By Alexis Weinnig, PhD Candidate, Temple University
When we send a remotely operated vehicle (ROV) like Jason down into the ocean it not only provides us eyes on the seafloor with cameras but also arms with hydraulic manipulators. These manipulators provide a lot of utility to sample in different ways while on the seafloor. Generally, one manipulator has a claw-like hand that works well for picking up push cores (to sample sediment) and other more coarse operations. The other manipulator has a hand with a set of blades known as “coral cutters” that allow for precise and non-destructive sampling of delicate coral colonies. Throughout our sites we are sampling snips (3-6 inches) of corals and associated fauna for genetic and isotopic (food web) analysis, as well as collecting scleractinian (stony) corals for live coral experiments.
My PhD advisor, Erik Cordes, and I are collecting scleractinian corals from depths of about 700 meters with the intention of running live coral experiments once we get back to the lab at Temple University. Once we collect the corals with the ROV, we keep them alive onboard the ship in cold seawater collected from their natural habitat using the CTD rosette’s Niskin bottles. Then when we return to port at the end of the cruise, we will ship them back to Temple in refrigerated containers and maintain them in a saltwater aquarium until we’re ready to begin experiments. We typically are able to keep corals alive and healthy in the lab for 3-6 months while we’re studying them. Unlike some other deep-sea animals, corals do not need to be kept at the same high pressures they’re used to on the seafloor and can thrive at sea-level. For the purposes of the DEEP SEARCH project, the coral we’re targeting for live experiments is Lophelia pertusa. Lophelia is a colonial stony coral—meaning that each polyp is an individual animal that over time excretes and grows the hard calcium carbonate skeleton that the live coral tissue covers. These corals are not only animals themselves, but they provide habitat, food, and nursery space for many other invertebrates and fishes.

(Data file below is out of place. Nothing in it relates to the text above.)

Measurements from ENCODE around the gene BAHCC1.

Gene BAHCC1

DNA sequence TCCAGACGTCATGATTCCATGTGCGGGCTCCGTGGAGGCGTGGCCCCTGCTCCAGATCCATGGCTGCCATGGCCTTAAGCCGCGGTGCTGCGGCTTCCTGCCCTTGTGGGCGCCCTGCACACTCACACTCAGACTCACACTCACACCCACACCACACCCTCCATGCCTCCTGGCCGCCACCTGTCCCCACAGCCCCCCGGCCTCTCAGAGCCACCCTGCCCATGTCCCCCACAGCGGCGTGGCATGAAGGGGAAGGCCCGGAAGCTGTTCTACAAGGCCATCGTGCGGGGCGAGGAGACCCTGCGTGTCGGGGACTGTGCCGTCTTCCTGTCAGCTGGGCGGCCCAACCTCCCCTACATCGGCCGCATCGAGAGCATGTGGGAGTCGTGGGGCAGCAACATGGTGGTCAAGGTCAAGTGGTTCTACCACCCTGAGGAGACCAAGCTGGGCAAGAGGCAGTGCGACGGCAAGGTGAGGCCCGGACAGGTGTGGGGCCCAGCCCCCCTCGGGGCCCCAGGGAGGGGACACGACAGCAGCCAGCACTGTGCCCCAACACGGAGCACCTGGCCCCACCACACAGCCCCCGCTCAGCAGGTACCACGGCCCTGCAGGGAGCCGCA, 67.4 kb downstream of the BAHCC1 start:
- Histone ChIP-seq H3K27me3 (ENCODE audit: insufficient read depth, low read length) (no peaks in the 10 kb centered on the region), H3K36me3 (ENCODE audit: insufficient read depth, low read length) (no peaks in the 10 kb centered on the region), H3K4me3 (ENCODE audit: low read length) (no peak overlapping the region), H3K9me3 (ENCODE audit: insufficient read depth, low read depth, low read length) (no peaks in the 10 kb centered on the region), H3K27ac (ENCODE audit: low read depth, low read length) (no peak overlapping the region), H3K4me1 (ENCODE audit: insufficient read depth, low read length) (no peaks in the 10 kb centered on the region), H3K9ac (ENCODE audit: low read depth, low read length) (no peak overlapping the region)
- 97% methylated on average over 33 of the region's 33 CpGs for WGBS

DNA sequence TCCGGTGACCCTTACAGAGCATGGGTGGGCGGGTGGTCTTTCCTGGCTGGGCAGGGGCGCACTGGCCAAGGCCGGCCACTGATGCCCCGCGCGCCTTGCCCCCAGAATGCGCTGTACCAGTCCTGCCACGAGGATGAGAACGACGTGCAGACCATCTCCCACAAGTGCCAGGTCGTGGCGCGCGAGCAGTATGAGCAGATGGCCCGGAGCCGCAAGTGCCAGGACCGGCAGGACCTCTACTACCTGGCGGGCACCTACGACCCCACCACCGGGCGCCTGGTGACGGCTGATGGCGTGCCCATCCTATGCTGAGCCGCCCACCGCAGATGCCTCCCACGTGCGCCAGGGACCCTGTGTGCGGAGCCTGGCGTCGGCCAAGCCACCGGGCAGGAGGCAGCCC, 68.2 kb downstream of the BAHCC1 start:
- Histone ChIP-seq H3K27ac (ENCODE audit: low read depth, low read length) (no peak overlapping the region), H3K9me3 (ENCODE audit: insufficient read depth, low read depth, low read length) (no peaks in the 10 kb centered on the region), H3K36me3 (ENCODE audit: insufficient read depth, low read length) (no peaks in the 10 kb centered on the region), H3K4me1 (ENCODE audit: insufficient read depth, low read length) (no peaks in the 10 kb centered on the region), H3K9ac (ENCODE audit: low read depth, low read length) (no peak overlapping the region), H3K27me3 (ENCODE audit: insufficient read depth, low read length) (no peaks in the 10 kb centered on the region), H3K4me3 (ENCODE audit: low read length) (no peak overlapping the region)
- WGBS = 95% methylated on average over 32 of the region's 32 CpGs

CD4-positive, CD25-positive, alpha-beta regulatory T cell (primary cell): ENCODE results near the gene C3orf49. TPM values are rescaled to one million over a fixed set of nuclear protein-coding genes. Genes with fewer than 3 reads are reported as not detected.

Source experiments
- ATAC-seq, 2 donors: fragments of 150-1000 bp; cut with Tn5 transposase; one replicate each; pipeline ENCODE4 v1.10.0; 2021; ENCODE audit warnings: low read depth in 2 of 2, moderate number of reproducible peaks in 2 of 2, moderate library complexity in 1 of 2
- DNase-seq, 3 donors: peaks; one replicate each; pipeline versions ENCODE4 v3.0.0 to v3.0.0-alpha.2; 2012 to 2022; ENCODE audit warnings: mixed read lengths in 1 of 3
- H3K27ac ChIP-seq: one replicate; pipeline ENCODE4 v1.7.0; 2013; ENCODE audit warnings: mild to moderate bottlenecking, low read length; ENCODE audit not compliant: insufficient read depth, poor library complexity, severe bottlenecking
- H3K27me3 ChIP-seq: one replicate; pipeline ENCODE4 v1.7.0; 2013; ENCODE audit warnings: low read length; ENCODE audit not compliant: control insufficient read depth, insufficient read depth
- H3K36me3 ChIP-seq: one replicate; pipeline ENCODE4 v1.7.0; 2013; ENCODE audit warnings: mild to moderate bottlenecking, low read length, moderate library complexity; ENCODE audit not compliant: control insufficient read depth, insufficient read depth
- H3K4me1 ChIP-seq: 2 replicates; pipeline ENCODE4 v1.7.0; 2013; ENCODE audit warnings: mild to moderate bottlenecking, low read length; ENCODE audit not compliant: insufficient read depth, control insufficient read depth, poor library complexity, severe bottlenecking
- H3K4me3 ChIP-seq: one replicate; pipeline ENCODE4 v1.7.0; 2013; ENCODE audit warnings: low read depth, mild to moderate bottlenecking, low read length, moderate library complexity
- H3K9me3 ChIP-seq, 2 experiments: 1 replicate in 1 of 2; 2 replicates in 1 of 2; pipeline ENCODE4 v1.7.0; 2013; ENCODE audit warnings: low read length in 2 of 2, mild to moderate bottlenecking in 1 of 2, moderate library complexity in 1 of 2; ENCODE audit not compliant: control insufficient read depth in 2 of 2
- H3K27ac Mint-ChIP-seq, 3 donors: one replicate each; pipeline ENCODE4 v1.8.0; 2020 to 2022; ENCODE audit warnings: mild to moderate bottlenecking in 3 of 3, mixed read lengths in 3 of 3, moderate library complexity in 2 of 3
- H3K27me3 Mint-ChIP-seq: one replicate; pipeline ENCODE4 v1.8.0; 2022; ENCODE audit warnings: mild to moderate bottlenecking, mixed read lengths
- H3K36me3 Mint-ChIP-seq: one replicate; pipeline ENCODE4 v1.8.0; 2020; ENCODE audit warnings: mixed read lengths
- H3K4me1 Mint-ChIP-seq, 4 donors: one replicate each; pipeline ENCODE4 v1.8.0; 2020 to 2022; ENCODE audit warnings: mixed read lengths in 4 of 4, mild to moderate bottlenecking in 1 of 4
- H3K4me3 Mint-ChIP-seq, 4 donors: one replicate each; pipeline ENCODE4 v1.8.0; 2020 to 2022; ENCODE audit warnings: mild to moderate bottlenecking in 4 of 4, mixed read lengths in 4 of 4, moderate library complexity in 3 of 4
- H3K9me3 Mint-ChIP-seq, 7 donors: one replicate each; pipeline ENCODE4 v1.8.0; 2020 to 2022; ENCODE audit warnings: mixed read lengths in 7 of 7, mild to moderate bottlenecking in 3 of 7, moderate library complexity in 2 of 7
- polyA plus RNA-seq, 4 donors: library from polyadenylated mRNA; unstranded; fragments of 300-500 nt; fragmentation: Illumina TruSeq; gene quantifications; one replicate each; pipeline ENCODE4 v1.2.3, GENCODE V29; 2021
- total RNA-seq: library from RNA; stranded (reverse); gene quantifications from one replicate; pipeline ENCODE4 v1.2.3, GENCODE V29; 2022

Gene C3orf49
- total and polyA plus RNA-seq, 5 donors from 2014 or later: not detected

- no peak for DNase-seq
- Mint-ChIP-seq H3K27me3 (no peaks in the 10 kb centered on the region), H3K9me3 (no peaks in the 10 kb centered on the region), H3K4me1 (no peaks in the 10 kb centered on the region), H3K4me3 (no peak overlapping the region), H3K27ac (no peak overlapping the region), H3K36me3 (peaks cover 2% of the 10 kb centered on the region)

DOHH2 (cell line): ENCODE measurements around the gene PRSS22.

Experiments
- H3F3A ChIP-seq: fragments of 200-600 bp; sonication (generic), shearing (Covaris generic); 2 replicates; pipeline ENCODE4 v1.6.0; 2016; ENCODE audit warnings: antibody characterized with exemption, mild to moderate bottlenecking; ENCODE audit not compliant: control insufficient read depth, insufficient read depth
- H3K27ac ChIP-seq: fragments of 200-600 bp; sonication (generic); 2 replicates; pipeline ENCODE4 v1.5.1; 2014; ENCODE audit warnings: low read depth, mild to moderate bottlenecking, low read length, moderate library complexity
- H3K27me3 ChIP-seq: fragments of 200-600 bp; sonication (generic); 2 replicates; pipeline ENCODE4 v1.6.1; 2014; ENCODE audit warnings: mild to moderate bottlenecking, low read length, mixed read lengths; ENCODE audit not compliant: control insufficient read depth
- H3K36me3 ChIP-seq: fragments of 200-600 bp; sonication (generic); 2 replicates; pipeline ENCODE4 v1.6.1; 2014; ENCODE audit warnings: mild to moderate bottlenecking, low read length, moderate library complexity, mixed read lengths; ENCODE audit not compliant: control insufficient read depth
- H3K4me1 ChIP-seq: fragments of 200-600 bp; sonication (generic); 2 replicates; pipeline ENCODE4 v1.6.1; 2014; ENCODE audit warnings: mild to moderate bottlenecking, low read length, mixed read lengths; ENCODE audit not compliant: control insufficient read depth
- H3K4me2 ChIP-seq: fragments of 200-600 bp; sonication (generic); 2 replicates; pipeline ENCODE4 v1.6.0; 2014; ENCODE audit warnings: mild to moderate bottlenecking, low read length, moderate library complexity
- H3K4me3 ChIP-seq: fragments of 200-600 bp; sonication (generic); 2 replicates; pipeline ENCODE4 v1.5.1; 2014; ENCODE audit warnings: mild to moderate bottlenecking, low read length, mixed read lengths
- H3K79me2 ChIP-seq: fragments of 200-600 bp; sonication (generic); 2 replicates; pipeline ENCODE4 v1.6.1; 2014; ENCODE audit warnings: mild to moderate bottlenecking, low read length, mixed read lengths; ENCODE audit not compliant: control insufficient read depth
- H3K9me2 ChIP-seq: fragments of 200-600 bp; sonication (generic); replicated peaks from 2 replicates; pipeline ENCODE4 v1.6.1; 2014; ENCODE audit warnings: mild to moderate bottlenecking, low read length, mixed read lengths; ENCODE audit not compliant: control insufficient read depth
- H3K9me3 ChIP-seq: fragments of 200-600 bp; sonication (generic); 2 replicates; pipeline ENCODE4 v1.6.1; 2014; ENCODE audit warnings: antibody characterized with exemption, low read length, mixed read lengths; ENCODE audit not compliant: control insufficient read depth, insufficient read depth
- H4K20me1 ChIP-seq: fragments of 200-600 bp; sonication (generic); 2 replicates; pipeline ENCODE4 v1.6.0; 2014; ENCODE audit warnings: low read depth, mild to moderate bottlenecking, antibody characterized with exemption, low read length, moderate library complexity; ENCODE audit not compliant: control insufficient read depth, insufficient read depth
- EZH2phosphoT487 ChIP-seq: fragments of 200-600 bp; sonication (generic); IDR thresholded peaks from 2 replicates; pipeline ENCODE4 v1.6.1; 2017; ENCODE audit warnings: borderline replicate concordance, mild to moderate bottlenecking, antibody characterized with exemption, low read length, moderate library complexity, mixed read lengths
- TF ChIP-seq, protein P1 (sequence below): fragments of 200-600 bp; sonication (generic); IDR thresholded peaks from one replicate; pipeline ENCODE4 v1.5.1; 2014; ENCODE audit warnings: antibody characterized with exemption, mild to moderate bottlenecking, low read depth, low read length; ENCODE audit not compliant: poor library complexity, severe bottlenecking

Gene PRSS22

Back in our lab, we will be running a suite of experiments to better understand how these corals physically respond to changes in their environment. We’re able to fully control the conditions (temperature, oxygen, pH, food availability, etc.) in our lab aquaria, and we can measure how the corals respond to changes in those conditions. How well these corals perform under different environmental conditions is particularly interesting because of their proximity to the Gulf Stream, which runs above and across these large scleractinian coral habitats. Does the environmental variability driven by the Gulf Stream induce stress responses in the corals, or are they able to utilize this variability to their advantage? Assessing coral respiration, excretion, food uptake, and other physiological variables will provide valuable insight into answering this question. These experiments will also shed light on coral physiology under the current conditions, providing a baseline for monitoring as climate change advances and environmental conditions vary.